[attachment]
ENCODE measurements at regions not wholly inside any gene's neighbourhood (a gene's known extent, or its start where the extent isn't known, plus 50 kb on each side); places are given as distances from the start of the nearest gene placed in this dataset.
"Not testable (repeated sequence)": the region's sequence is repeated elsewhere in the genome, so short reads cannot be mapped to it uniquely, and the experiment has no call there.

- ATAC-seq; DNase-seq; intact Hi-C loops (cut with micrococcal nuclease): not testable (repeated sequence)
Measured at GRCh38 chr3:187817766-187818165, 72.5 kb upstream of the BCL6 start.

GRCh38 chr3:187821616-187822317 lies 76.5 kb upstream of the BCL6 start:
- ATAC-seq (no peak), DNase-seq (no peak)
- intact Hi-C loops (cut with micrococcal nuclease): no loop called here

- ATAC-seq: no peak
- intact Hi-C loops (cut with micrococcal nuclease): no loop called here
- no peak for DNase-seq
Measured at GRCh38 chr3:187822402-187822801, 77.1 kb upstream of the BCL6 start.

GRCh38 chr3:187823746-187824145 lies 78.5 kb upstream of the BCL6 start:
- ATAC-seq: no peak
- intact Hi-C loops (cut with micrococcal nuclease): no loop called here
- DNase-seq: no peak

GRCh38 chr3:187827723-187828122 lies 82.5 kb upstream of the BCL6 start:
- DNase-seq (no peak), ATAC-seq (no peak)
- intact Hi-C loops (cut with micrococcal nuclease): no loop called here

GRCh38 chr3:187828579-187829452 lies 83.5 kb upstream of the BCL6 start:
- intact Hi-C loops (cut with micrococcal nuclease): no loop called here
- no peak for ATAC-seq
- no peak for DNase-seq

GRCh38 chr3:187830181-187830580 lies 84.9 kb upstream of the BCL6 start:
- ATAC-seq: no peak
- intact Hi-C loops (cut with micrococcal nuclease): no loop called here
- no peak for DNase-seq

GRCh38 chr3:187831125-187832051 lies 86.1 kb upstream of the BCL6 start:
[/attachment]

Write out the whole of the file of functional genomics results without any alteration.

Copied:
ENCODE measurements at regions not wholly inside any gene's neighbourhood (a gene's known extent, or its start where the extent isn't known, plus 50 kb on each side); places are given as distances from the start of the nearest gene placed in this dataset.
"Not testable (repeated sequence)": the region's sequence is repeated elsewhere in the genome, so short reads cannot be mapped to it uniquely, and the experiment has no call there.

- ATAC-seq; DNase-seq; intact Hi-C loops (cut with micrococcal nuclease): not testable (repeated sequence)
Measured at GRCh38 chr3:187817766-187818165, 72.5 kb upstream of the BCL6 start.

GRCh38 chr3:187821616-187822317 lies 76.5 kb upstream of the BCL6 start:
- ATAC-seq (no peak), DNase-seq (no peak)
- intact Hi-C loops (cut with micrococcal nuclease): no loop called here

- ATAC-seq: no peak
- intact Hi-C loops (cut with micrococcal nuclease): no loop called here
- no peak for DNase-seq
Measured at GRCh38 chr3:187822402-187822801, 77.1 kb upstream of the BCL6 start.

GRCh38 chr3:187823746-187824145 lies 78.5 kb upstream of the BCL6 start:
- ATAC-seq: no peak
- intact Hi-C loops (cut with micrococcal nuclease): no loop called here
- DNase-seq: no peak

GRCh38 chr3:187827723-187828122 lies 82.5 kb upstream of the BCL6 start:
- DNase-seq (no peak), ATAC-seq (no peak)
- intact Hi-C loops (cut with micrococcal nuclease): no loop called here

GRCh38 chr3:187828579-187829452 lies 83.5 kb upstream of the BCL6 start:
- intact Hi-C loops (cut with micrococcal nuclease): no loop called here
- no peak for ATAC-seq
- no peak for DNase-seq

GRCh38 chr3:187830181-187830580 lies 84.9 kb upstream of the BCL6 start:
- ATAC-seq: no peak
- intact Hi-C loops (cut with micrococcal nuclease): no loop called here
- no peak for DNase-seq

GRCh38 chr3:187831125-187832051 lies 86.1 kb upstream of the BCL6 start: